Climbing goannas are able to overcome a trade-off in sprint speed by increasing stride frequency

Often when a species develops a performance trait that gives it an advantage in doing a particular task or surviving in a particular environment, this inhibits other performance specializations. For example, lizards that occupy open spaces on the ground would normally have a high sprint speed but may not be overly agile in comparison with arboreal species that utilise narrow branches.

Increasing stride length is an important contributor to increasing speed for lizards, and comes from holding the leg out straighter during the stride. However, increasing stride length is constrained for arboreal species, as it is associated with an increase in the height of the centre of gravity and, as a consequence, increased instability in an arboreal environment. We might therefore expect that there is a trade-off with speed for climbing lizards. Trade-offs between sprinting and climbing performance have been previously reported for diverse groups of lizards including Anolis, Chameleo and Sceloporus, but when speed was compared to climbing habitat in goannas, there was little relationship (Clemente et al. 2009).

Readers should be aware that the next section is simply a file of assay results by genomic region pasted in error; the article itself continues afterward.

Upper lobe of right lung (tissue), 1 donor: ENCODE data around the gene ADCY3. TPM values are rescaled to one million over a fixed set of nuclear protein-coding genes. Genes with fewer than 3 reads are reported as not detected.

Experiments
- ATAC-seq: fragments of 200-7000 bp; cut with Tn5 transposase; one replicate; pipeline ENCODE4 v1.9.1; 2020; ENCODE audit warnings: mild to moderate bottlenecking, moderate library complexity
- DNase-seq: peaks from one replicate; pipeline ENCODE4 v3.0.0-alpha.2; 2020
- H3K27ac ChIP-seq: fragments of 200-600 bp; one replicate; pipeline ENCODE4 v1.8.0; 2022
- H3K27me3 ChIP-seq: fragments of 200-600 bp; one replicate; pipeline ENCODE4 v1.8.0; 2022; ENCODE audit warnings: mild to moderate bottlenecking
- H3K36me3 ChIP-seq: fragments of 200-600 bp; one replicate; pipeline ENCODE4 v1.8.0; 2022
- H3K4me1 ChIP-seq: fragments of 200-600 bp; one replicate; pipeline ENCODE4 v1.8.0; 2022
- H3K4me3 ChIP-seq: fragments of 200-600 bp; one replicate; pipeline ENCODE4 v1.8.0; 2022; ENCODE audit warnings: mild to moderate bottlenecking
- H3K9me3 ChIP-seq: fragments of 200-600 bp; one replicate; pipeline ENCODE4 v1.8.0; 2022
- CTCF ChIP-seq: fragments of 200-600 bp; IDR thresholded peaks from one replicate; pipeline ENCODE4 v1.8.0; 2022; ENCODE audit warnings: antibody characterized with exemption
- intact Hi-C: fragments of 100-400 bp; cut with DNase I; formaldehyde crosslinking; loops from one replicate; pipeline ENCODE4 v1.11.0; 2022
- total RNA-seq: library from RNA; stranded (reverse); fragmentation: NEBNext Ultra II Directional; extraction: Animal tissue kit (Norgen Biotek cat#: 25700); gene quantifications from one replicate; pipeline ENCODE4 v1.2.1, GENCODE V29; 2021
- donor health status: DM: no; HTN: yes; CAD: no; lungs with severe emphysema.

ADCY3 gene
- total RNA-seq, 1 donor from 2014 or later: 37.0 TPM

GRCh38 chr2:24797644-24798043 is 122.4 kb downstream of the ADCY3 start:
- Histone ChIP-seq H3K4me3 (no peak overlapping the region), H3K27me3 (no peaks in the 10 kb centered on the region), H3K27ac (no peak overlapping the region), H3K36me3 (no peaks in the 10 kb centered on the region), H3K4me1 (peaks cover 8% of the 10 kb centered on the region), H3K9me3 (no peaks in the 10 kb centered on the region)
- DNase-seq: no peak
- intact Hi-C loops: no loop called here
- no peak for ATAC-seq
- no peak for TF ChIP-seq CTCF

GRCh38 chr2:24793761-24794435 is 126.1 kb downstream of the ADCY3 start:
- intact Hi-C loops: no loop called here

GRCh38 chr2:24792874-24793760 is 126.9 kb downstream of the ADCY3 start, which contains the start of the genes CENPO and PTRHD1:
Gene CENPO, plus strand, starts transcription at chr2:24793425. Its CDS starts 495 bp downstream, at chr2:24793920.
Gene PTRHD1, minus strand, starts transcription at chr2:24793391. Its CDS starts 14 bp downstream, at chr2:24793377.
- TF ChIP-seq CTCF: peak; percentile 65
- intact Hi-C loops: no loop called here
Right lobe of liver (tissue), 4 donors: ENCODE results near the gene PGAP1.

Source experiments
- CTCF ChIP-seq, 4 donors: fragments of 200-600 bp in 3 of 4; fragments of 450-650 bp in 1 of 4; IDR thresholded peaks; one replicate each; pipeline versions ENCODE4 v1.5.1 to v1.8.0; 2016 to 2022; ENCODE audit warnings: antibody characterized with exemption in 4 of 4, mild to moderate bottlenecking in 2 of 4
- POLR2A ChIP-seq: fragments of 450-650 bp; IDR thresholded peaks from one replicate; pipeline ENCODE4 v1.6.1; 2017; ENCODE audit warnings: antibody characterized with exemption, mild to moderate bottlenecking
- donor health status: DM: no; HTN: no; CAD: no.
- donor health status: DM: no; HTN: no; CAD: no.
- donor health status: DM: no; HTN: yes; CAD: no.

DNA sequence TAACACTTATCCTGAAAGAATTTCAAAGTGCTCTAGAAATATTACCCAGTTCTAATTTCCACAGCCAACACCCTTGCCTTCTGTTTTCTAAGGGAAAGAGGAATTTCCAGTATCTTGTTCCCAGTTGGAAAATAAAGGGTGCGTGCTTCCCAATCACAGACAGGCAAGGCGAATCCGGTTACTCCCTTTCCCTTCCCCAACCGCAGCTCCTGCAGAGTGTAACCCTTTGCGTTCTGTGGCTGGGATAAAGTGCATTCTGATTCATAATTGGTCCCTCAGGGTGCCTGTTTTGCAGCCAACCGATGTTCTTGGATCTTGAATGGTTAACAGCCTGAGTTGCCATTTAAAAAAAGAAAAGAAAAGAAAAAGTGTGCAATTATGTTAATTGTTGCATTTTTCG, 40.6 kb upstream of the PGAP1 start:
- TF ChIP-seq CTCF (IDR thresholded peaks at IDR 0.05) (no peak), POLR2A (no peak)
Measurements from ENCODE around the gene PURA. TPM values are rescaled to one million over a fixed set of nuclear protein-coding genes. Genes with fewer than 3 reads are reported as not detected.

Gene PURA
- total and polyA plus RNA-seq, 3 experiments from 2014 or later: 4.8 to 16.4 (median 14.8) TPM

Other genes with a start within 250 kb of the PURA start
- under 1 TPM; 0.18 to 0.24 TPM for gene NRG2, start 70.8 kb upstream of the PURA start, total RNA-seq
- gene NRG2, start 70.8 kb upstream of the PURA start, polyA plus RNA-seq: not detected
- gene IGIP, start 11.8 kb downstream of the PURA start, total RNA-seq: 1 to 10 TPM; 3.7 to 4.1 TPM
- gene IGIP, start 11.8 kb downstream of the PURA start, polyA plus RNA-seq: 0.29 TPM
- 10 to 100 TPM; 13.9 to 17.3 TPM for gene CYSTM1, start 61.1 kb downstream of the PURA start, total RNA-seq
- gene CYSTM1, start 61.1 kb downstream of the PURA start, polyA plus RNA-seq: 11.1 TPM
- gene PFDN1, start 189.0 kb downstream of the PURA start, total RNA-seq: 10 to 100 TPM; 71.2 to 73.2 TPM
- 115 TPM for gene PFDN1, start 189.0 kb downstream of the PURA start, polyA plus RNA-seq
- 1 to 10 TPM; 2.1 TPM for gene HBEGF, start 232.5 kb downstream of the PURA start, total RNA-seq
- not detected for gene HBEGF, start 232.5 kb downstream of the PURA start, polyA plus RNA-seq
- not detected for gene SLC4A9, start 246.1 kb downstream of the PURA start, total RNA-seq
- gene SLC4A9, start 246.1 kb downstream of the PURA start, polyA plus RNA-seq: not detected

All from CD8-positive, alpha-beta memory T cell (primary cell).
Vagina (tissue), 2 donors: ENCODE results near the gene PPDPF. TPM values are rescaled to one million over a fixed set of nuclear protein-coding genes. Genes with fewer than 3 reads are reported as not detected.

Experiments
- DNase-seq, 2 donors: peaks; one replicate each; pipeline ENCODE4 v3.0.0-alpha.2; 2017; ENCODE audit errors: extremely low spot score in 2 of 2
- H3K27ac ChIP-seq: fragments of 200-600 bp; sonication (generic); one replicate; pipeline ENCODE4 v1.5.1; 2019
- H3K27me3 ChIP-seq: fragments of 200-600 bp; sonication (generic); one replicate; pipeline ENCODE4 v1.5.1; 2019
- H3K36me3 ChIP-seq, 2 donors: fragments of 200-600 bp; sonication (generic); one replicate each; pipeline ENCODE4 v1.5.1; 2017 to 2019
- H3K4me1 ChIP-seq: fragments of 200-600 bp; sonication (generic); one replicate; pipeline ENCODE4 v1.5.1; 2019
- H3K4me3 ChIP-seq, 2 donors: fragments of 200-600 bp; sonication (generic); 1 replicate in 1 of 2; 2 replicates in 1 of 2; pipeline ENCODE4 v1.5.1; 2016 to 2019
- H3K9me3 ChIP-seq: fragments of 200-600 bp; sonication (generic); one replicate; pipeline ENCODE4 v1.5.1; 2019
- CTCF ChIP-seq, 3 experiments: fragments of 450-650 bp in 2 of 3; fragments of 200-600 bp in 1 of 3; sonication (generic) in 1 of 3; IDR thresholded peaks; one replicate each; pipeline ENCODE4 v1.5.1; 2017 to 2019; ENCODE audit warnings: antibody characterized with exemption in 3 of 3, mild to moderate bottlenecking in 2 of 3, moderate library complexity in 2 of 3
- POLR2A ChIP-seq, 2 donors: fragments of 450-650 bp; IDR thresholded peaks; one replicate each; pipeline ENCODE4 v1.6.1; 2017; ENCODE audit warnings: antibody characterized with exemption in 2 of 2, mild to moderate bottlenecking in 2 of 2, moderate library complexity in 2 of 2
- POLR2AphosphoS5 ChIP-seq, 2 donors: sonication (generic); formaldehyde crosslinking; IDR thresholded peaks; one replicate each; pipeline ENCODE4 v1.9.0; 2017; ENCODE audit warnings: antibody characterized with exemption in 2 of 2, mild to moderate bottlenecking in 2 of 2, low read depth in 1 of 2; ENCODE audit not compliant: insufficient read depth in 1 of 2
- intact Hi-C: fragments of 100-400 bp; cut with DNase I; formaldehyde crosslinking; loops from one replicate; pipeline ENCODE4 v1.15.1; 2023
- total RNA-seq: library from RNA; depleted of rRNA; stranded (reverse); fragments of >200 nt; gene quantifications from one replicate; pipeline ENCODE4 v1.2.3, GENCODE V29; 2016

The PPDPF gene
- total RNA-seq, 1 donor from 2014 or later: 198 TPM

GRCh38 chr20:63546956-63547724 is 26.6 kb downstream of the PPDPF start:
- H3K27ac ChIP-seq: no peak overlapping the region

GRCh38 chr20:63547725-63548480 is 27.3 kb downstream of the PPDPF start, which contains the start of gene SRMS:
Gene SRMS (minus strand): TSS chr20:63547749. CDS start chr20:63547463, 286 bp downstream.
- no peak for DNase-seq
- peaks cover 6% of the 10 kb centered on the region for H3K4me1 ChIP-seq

In a recently published paper by Clemente et at (2013) it was shown that climbing goannas altered their stride frequency instead, and were therefore able to avoid the trade-off with sprint speed. Given the complexity of the kinematic changes required to alter stride frequency in goannas, it is interesting to note that these changes may have evolved at least twice independently for the climbing species.

If you would like to read a copy of the article please email Graham.

For more great biomechanics research check out Dr Chris Clemente’s work.

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